Wednesday, August 5, 2015

“Verbal Abuse, Victorious Availing"

Part 1

    The loved one of a dear friend recently experienced what might be called slanderous ridicule and abuse by another professing believer in the Lord Jesus Christ.  The matter has been addressed, but so far to no avail.

    These events and the concerns of the parties involved have led me to consider the Biblical teaching regarding "corrupt communication" that tears down rather than edifies (Ephesians 4:29).  How do we respond, think, believe, speak, and act when slandered, ridiculed, and verbally abused?  We will consider this vital matter in several messages over the next few days, seeking the light of God and His truth that illuminates the spiritual journey we must travel upon this difficult path.


"Consider Him"

    Every spiritual truth, issue, experience, and response must begin with consideration of the Author of our faith.  Regarding verbal assaults by others, what do we know about the Lord Jesus Christ?

    "What glory is it, if, when ye be buffeted for your faults, ye shall take patiently?  But if, when ye do well and suffer of it, ye take it patiently, this is acceptable with God.  For hereunto were ye called, because Christ also suffered for us, leaving us an example, that ye should follow His steps, who did no sin, neither was guile found in His mouth, who, when He was reviled, reviled not again.  When He suffered, He threatened not, but committed Himself to Him that judgeth righteously" (I Peter 2:20-23).

    The Lord Jesus knows slander.  He knows ridicule.  He knows unjust verbal abuse.  He knows.  Moreover, He experienced the pains and wounds such words inflict upon our hearts.  "My soul is among lions, and I lie even among them that are set on fire, even the sons of men, whose teeth are spears and arrows, and their tongue a sharp sword" (Psalm 57:4).  Our blessed Lord felt the feelings we feel when verbally attacked.  Being "full of compassion", He also shares our experience when we feel the points of spears and arrows that pierce us with wicked words, and the slashing edge of the sharp sword of slander that draws blood from deep within our souls (Psalm 86:15).  We thus begin by seeking His solace and comfort, and by following in the footsteps of He who "committed Himself to Him that judgeth righteously."  "O Lord, Thou art my God… Thou hast been a strength to the poor, a strength to the needy in His distress, a refuge from the storm, a shadow from the heat, when the blast of the terrible ones is as a storm against the wall" (Isaiah 25:1; 4).  

    Trouble, pain, loss, sorrow, and difficulty, in whatever their form and measure, offer to us the opportunity to know the Lord Jesus in ways that pleasure does not provide.  This truth does not blunt the point of the spear or dull the edge of the sword.  Cruel words hurt us, no less than they hurt our Savior.  They do, however, provide opportunity to seek our Lord and His comfort in a manner that identifies us with the Lord Jesus. God does not determine cruel verbal abuse. He does, however, offer to the trusting heart a view of the Lord Jesus upon which we cannot gaze until we have known at least a portion of the arrows and swords He knew.  Thus, we begin our response to the sin of others by looking to the salvation of the Savior.  He fully knows the pain inflicted by verbal derision, in whatever form, and He can do something about it.  He can comfort our hearts, and then pave a path of opportunity to know and glorify Him that would never have existed apart from the difficult challenge.  This is God's present way in our lives.  Challenge provides opportunity.  Here we begin our response to cruel words, by "looking unto Jesus, the author and finisher of our faith" (Hebrews 12:2).  Such a gaze of faith will not disappoint us as verbal abuse leads to victorious availing of Christ and His glory.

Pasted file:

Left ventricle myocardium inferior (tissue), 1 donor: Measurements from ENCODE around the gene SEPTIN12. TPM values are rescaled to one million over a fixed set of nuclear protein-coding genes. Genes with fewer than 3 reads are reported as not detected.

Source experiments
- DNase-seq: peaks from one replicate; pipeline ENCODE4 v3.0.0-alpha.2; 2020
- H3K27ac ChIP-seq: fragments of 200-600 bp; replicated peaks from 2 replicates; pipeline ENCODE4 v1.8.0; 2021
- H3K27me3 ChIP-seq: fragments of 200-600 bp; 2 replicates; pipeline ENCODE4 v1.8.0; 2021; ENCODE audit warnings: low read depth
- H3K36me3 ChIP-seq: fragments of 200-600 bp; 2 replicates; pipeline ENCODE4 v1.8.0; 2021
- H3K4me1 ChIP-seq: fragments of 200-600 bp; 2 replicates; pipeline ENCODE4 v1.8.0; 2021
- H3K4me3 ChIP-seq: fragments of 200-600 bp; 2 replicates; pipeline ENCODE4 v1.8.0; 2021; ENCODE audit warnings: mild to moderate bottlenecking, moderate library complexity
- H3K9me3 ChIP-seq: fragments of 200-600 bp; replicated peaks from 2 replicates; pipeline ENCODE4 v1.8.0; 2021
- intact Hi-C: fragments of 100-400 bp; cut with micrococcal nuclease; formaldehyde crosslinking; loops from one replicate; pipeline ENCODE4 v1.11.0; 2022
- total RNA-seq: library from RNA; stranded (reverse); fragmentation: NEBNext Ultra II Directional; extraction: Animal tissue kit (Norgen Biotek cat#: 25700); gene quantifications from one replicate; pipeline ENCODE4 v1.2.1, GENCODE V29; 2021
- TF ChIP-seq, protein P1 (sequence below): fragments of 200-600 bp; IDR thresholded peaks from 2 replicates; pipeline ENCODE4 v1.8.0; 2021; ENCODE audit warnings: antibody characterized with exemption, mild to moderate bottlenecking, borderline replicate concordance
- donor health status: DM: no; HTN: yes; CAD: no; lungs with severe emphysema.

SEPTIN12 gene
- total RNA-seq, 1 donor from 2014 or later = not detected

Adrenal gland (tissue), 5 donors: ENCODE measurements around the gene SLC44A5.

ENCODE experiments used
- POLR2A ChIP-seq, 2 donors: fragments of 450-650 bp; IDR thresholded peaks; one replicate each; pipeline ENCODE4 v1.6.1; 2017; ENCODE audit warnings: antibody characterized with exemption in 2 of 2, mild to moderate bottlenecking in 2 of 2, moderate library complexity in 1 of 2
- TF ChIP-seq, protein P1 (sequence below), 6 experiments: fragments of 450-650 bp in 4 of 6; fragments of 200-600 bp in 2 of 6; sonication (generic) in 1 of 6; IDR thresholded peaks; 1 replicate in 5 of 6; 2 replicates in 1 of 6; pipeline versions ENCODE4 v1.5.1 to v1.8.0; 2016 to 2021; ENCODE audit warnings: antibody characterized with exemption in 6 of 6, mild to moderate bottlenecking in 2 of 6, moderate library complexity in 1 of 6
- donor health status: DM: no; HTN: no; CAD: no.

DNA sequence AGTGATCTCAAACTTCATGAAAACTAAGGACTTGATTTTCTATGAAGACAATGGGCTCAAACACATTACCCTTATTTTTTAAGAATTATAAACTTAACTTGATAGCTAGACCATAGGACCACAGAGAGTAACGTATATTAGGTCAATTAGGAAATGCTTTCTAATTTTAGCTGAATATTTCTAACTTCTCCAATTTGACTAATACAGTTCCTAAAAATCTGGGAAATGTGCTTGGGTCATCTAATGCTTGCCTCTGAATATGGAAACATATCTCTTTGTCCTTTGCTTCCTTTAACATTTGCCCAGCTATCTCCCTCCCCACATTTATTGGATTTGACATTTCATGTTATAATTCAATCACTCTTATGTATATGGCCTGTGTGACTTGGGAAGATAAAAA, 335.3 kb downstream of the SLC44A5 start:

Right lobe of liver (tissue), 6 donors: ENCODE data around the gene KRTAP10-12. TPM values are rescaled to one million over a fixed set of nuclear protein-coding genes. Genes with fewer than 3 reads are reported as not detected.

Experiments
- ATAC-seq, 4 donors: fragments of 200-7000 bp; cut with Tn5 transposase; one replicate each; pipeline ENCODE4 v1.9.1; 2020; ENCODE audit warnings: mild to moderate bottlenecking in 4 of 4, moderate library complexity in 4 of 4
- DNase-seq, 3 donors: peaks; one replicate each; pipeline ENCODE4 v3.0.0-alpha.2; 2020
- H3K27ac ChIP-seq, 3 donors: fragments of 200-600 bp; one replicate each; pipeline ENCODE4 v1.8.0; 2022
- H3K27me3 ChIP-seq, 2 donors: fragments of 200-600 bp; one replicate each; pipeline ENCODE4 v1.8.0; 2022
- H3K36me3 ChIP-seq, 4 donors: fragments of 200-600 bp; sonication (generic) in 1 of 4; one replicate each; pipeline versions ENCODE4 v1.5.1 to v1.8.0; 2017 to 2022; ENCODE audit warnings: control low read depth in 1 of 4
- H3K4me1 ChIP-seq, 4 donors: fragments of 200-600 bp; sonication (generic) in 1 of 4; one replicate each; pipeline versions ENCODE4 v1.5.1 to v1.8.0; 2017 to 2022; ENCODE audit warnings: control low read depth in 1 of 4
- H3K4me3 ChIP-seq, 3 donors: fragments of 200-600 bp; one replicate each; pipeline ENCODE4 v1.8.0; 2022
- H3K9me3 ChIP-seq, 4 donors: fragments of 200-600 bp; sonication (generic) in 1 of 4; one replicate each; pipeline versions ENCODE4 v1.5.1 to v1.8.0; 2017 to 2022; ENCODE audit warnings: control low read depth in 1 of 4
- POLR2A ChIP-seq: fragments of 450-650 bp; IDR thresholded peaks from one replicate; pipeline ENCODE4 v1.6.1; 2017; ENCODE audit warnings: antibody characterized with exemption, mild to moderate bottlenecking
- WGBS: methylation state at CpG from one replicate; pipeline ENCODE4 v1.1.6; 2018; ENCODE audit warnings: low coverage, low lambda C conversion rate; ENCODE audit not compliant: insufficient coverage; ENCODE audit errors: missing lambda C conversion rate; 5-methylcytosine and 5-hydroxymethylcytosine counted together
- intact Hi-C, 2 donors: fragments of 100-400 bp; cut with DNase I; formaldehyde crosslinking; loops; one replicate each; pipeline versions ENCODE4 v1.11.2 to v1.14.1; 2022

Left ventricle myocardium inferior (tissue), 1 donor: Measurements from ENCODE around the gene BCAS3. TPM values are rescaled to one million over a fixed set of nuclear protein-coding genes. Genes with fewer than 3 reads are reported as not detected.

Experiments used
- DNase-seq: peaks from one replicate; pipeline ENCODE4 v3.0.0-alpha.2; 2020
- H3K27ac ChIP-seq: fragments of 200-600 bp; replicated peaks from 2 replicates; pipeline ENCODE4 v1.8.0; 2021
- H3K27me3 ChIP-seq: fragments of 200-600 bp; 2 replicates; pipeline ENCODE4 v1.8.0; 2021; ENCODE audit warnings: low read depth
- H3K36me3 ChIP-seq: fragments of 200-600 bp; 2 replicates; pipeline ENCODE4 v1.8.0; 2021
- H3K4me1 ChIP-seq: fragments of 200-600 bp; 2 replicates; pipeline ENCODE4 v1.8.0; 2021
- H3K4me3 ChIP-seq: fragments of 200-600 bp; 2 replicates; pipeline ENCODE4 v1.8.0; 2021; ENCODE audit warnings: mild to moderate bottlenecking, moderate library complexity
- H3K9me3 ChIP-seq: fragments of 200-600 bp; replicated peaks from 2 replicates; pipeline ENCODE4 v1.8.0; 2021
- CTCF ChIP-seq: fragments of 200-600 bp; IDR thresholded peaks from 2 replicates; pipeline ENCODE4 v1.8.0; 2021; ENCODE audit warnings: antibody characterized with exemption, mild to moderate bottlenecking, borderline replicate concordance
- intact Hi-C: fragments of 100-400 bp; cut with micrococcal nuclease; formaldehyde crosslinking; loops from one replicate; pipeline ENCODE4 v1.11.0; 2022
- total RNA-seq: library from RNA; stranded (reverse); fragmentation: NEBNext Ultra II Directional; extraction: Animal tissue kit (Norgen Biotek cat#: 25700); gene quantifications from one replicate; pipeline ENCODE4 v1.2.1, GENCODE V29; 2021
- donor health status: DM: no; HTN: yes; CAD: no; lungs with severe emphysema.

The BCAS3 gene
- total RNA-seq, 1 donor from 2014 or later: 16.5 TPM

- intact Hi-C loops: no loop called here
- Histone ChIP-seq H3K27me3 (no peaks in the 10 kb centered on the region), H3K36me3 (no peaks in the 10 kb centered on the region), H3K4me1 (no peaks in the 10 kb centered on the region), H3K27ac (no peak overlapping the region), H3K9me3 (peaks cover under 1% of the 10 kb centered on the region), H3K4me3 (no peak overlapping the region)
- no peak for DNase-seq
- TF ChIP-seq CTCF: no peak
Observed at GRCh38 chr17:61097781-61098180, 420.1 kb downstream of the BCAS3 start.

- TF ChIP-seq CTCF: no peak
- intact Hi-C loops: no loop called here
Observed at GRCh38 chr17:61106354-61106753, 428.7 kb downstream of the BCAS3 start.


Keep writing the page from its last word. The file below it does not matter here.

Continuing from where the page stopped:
"Unto the upright, there ariseth light in the darkness.  He is gracious and full of compassion, and righteous."
(Psalm 112:4)
"The disciple is not above his master, nor the servant above his lord.  It is enough of the disciple that he be as his master, and the servant as his lord.  If they have called the master of the house Beelzebub, how much more shall they call them of his household?"
(Matthew 10:24-25)

Weekly Memory Verse
    Therefore, my beloved brethren, be ye steadfast, unmoveable, always abounding in the work of the Lord, forasmuch as ye know that your labor is not in vain in the Lord.
(I Corinthians 15:58)

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